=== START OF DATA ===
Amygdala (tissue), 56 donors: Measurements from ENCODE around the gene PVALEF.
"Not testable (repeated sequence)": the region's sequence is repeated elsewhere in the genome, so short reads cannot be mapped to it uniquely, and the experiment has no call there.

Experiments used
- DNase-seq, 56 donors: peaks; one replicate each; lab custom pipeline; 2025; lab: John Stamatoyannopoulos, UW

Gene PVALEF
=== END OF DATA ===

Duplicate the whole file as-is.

Amygdala (tissue), 56 donors: Measurements from ENCODE around the gene PVALEF.
"Not testable (repeated sequence)": the region's sequence is repeated elsewhere in the genome, so short reads cannot be mapped to it uniquely, and the experiment has no call there.

Experiments used
- DNase-seq, 56 donors: peaks; one replicate each; lab custom pipeline; 2025; lab: John Stamatoyannopoulos, UW

Gene PVALEF